Himalaya Watch

People, issues. Debates, perspectives. Details, nuances. A crisp view from the top.

Visit the new professional website of Jiwan Kshetry

Thursday, March 14, 2013

Nepal: From the frying pan and into the fire?

Besides the over-debated issues related to the formation of election government in Nepal under sitting Chief Justice, here I dwell upon some little-talked aspects of the new development. 
Finally the major political powers in Nepal have agreed for a way out to the current deadlock. The sitting Chief Justice of the country has been sworn in as the head of the cabinet that will supposedly hold elections within next two months or so.

To start with, I was never enthusiastic with the idea and so were many commentators. But as things are evolving, as I commented earlier, it may be a matter of choosing the least evil of the options. Now that the parties have agreed to depend on apparently apolitical person rather than genuinely sorting out the differences among themselves and respecting the existence of each other, little more could be expected pragmatically.

Though I never bought the argument that single person presiding two of the three top institutions of the country would invite tyranny, there were other sound objections to the idea. Topping the list was the concern that just in case anything went awry, there would be no institution left to steer the country out of trouble. Moreover, in a country where a handful of thugs can cripple public life by enforcing closures, a significant power of dozens of political parties outside the four agreeing parties makes a formidable force.

The protests raging in Kathmandu's streets today signify only one thing: the protesting parties are in a position of profound dilemma; either resort to vandalism and hooliganism and gain prominence (at least in media) or simply be thrown into irrelevance. The third way of engaging constructively with the major political powers, while being the most reasonable at the moment, is least rewarding in the short term.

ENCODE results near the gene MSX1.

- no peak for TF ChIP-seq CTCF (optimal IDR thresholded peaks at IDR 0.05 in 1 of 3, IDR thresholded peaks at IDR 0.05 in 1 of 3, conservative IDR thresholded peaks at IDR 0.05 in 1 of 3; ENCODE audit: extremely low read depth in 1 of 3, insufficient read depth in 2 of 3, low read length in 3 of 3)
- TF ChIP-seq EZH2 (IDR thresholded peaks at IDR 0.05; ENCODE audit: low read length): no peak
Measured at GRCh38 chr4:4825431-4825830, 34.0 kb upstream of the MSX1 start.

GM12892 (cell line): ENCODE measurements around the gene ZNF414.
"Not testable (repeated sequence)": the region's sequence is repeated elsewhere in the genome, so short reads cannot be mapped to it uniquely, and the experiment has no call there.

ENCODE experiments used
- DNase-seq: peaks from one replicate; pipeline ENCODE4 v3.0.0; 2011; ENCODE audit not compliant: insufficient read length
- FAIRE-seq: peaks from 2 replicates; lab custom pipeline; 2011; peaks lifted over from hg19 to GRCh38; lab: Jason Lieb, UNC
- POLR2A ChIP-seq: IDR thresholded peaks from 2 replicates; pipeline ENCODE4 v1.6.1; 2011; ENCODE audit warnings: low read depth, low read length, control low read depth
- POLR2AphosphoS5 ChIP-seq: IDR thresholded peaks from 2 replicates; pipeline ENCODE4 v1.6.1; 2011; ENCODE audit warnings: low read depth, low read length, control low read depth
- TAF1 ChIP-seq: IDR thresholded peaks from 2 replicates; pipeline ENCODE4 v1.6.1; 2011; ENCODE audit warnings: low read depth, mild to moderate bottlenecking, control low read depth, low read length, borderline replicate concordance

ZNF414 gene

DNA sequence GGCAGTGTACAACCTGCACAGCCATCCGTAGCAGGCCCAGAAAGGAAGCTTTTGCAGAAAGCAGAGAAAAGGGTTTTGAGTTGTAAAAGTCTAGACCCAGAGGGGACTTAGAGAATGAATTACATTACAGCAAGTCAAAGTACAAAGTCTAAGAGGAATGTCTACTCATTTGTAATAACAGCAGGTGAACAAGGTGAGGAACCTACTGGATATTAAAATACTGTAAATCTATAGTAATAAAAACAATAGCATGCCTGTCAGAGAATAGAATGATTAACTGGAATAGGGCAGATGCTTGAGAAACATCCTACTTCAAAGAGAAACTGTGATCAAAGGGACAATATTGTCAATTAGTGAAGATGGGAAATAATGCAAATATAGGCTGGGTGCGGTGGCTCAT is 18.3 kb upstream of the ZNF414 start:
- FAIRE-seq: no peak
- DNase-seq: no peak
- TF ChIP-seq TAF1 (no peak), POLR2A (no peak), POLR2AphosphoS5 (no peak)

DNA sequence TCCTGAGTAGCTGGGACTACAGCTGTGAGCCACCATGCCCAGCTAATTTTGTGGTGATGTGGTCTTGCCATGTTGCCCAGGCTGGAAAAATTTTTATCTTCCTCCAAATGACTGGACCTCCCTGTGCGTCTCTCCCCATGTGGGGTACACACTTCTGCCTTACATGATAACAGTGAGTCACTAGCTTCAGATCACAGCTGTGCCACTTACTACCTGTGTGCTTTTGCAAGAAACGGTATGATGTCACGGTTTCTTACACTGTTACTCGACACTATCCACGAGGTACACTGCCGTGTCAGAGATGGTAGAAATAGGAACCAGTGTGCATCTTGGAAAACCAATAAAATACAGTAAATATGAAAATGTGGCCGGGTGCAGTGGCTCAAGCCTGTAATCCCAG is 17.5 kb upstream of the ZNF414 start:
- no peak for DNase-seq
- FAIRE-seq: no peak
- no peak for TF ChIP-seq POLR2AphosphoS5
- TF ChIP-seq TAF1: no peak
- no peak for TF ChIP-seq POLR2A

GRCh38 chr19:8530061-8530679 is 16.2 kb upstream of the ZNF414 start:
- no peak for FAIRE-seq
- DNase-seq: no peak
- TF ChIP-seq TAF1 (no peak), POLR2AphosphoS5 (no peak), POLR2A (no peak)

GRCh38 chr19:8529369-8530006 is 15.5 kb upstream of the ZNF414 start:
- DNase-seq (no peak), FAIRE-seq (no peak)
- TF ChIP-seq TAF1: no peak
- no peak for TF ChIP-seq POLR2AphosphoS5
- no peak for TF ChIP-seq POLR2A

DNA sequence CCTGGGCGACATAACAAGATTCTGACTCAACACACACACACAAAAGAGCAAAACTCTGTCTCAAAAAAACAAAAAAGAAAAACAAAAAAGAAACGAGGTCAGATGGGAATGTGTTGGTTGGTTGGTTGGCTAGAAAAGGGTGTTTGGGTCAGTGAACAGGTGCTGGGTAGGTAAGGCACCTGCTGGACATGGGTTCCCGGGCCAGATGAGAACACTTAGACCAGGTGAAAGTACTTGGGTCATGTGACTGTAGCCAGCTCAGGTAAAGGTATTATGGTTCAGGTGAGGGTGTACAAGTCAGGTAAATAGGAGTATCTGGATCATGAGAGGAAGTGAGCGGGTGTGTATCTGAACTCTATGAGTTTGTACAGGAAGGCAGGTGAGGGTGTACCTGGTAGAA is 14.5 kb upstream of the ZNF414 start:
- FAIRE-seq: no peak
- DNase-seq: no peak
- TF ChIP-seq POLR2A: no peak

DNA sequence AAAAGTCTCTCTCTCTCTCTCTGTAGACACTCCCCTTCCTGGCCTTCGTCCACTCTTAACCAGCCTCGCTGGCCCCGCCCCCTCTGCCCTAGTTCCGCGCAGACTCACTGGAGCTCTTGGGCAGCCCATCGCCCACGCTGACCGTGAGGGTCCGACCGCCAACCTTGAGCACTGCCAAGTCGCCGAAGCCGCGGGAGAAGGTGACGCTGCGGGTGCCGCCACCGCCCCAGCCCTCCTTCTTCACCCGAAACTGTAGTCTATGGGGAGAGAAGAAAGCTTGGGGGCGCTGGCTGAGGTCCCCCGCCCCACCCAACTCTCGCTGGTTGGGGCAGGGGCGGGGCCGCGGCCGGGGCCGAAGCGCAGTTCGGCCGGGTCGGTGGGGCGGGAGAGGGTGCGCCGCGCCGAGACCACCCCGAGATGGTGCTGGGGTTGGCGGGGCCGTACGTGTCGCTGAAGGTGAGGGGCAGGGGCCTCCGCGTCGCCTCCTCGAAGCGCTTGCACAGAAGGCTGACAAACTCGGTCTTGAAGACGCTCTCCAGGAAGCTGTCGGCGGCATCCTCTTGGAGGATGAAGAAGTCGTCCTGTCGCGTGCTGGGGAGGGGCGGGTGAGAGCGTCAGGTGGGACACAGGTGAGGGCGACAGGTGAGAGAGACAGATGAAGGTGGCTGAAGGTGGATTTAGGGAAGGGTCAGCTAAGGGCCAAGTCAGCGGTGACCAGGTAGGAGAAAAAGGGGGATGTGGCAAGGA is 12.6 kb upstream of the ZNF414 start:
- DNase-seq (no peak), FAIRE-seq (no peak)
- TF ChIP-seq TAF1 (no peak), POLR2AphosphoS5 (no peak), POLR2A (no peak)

Even with little knowledge of what the new executive chief of the country, Khila Raj Regmi, is up to personally, it can be safely said that the odds stacked against him are enormous; particularly given the seriousness of the job he has been given in a country with fractured polity. First few weeks will be spent on repelling the doubts about how the executive branch of the state will function when the cabinet is led by a man from judiciary and is composed of former bureaucrats (as reported so far). A pertinent question is, will the cronies of major political parties keep functioning as proxy or will there be genuine attempt to establish some degree of accountability in institutions starting at the ministry level?

The second question is: will the Regmi-led government be able to constructively withstand the pressure from the formidable opposition coalition that now includes interest groups ranging from the eternally rebellious party led by Mohan Baidya to every thug in the street disgruntled with the four parties? In this regard the support the four powers can provide to the new government will be huge significance.

Third, will the unity among the four powers and the conformity of that with Regmi's plans sustain for long enough to hold the elections? And to what extent will the political parties sacrifice their own vested interests for the larger good of the country?

Even though the challenges are immense, it is not impossible to hold elections as promised, within 6-8 months if not in 2 months. The greatest issue of concern, however, is that whether the body thus elected will be able to draft a constitution. Given that a far more cohesive and enthusiastic body elected in 2008 failed miserably in its task, one has to be too optimistic to think that a fractured body with dozens of significant political powers (a highly likely scenario) will be able to promulgate a relatively viable constitution.